This is my personal blog, on which I talk about a variety of topics purely as they catch my fancy. Some topics are serious, others whimsical. I love comments and questions so don't be shy, just courteous, even if you don't agree with me. I have another blog, The Story Template, on which I post writing-related topics on Tuesdays and Fridays.

Let's see, a bit about me... I'm married with two children, and spend much time taking care of our family. In my life BC (before children) I was a scientist who did bench research. I am a Christian who came to faith under protest through studying the historic circumstances surrounding the death of Jesus. I've written one novel, A Lever Long Enough, that I'm honored to say has won two awards. I also have written a nonfiction book, The Story Template: Conquer Writer's Block Using the Universal Structure of Story. This book is a programmed learner-type book that helps you, the writer, develop a complete compelling story (novel or screenplay) from a vague idea.

YOU CAN CONTACT ME at amydeardon at yahoo dot com.

Thursday, October 13, 2011

Why is America so Fat?

It's interesting to note that the obesity rate is skyrocketing in the USA. See this CDC site with an animated map showing the rates of obesity from 1985 to 2010 HERE. The site shows that in 1985 the incidence of obesity by state was, at most, 10-14%. (Some data is missing). However, by 2010 every state has an obesity incidence of at least 20-24%, and most states have a rate between 25-29% or even > 30%. This means that throughout the country, at least one out of five people is considered obese.

Holy Smokes. What happened?

My first thought is that it may not be as bad as it looks. Here are some facts:

1. These are cross-sectional data not longitudinal. As a scientist I would like to see the relative racial mixes of 1985 and 2010. Different ethnic groups may very well have different incidences of obesity. Pima Indians, anyone?

2. I would next like to see the relative ages of these populations. Again, I suspect that getting older may be associated with getting fatter.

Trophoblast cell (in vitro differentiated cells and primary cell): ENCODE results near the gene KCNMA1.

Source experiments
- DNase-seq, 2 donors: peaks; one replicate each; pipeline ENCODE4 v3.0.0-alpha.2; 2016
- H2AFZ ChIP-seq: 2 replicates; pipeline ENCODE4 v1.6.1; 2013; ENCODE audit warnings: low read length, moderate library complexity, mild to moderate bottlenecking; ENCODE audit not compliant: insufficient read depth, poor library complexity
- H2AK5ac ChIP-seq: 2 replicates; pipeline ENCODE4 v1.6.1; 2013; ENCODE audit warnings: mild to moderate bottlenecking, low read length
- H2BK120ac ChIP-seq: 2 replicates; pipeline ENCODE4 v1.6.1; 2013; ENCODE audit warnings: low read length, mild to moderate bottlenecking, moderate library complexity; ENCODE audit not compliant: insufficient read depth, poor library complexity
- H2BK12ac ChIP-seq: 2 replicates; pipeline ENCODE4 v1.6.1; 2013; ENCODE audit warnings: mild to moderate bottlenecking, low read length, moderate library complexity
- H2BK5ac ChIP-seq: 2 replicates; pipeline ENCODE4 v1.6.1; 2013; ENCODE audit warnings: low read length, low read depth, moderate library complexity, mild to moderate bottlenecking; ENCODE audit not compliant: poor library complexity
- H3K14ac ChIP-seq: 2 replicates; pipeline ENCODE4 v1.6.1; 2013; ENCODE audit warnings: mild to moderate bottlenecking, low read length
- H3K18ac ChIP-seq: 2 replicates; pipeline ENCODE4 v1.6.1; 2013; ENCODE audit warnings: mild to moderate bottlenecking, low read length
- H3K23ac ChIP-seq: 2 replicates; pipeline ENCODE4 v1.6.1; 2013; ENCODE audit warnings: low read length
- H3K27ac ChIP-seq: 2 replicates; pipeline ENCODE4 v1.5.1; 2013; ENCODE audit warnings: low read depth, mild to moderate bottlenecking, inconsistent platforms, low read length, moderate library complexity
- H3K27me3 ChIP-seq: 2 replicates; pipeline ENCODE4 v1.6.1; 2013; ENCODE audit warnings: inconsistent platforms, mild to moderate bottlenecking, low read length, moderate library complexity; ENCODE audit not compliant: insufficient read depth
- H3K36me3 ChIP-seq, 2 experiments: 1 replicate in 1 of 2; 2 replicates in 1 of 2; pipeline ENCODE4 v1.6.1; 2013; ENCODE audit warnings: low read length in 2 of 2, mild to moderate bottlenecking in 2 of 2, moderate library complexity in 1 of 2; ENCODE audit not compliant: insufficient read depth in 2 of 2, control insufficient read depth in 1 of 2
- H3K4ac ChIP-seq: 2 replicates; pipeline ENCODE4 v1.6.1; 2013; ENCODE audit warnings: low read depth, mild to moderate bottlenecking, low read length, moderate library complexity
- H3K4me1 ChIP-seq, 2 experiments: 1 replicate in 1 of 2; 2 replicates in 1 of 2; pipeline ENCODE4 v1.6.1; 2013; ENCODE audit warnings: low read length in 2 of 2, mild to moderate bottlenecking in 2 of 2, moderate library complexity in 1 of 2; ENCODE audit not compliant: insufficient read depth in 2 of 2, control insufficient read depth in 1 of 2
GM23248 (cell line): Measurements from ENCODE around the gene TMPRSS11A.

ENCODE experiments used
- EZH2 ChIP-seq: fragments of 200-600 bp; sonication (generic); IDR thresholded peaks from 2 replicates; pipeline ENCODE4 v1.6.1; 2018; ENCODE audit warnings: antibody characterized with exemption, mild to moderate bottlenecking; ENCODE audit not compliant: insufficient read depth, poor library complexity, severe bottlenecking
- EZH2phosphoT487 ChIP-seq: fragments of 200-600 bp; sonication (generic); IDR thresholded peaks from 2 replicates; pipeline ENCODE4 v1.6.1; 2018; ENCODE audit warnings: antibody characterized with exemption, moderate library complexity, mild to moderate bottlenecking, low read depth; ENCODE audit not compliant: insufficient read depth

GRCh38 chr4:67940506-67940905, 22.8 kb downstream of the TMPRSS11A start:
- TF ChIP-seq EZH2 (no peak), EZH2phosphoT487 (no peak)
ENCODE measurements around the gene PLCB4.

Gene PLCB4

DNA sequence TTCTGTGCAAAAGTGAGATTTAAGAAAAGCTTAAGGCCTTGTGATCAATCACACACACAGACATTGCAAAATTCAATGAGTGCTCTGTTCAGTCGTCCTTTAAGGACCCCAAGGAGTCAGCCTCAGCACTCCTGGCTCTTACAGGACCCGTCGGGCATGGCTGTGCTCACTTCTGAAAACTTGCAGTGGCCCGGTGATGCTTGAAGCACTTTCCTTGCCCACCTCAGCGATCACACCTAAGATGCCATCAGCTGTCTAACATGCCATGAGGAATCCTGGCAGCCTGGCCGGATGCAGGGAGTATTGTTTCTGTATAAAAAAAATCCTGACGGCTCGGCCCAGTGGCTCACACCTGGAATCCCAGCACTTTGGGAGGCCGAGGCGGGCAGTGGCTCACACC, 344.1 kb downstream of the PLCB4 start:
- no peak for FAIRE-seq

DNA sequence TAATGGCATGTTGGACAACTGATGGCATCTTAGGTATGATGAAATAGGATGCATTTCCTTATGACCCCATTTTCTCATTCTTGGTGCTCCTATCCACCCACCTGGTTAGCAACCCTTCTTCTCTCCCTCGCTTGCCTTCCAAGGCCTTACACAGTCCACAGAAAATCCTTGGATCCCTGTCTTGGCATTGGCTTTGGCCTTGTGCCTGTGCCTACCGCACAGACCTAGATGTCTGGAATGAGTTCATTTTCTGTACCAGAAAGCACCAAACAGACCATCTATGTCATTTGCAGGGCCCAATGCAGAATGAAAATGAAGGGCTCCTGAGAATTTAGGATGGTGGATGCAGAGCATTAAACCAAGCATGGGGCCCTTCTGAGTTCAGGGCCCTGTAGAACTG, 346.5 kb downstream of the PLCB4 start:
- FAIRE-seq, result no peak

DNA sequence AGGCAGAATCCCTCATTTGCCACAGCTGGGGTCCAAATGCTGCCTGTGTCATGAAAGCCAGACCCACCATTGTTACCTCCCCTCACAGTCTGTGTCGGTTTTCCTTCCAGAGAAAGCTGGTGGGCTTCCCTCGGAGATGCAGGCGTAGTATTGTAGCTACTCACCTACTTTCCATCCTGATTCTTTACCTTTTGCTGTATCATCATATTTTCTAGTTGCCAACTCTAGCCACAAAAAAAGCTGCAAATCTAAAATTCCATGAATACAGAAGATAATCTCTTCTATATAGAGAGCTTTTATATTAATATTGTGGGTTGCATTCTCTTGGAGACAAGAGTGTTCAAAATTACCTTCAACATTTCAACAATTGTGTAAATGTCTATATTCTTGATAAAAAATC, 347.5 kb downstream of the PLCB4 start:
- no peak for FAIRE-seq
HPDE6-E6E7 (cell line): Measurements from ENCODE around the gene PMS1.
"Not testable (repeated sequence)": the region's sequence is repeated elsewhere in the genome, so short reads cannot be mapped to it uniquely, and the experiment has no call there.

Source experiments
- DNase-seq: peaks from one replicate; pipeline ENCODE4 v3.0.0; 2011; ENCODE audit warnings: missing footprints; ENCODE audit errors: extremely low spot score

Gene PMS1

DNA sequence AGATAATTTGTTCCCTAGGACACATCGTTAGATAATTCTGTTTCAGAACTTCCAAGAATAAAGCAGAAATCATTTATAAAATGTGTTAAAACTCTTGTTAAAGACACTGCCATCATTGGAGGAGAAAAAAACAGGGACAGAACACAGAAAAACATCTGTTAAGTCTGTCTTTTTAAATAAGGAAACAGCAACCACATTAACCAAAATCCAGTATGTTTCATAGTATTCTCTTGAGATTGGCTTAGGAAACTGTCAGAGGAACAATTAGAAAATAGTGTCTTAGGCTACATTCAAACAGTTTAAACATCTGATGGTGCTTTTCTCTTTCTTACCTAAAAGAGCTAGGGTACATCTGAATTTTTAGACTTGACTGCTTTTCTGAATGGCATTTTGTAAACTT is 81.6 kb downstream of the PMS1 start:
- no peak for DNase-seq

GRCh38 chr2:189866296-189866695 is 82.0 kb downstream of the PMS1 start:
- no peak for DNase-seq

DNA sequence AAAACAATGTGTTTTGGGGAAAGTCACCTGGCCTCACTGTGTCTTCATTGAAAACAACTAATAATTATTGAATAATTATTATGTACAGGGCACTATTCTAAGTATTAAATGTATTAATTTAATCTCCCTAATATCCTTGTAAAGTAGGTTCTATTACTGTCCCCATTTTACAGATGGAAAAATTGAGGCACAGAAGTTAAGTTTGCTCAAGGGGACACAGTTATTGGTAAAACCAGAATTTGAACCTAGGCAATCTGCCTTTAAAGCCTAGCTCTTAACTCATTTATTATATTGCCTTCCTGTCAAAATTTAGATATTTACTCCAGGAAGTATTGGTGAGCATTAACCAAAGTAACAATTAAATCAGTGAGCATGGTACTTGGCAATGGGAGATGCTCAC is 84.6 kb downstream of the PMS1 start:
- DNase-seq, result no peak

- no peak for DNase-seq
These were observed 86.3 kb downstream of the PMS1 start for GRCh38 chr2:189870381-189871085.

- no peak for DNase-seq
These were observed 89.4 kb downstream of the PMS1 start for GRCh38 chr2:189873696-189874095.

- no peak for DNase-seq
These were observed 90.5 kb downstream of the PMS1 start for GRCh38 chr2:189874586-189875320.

However, all this being said, I find it interesting that we have so many overweight people now. I suspect that our diets now may not be the same as they were even 25 years ago, and this may lead to an increase in obesity. For example, in the supermarket I notice many labeled "low-fat" foods in the aisles, and I've heard that sugar consumption is very high now. No hard facts here, but some observations.

More next time.


  1. Great subject!!
    Anymore "Low Fat" = more sugar.
    I am living proof that it is so easy to develop a habit of eating the wrong things for my body. Eating emotionally and out of convenience is a hard habit to break. A healthy body needs to have a disciplined mind attached to it. Our society has made it quite easy to eat on the run. This is almost always bad for your body. The hard part is to be mindful of what you eat and be discipline to follow through.

  2. Barry, your diet has inspired me, and I'm really cheering you on. I believe that much of why America is fatter now than before is changing food availability and what is considered "healthy" eating. For example, whole grains have a high glycemic index (raise blood sugar quickly) which causes a large release of insulin which causes fat cells (and other cells) to deplete blood sugar. Yet, we're told to emphasize grains in our diets (11 servings on the food pyramid) while having fewer servings of protein and only a tiny bit of fat. This is insane. Yes, we all need control, but low blood sugar is a powerful impetus to eat -- and one feels that one has failed when in reality there are other forces. The trick is to eat different things that don't lead to low blood sugar -- then "will power" is easy because the body doesn't feel it is starving. It's tough in our society though. When the food choices in a vending machine are between pretzels (high glycemic) and a candy bar (high glycemic), what is one to do? Well, the nuts are a good choice, but in our society they are considered "fattening." Or pack a lunch, but most of the packable foods are also glycemic so you have to carefully choose. It's tough to get through this maze. I'll have more in the next few entries about this topic because it's fascinating.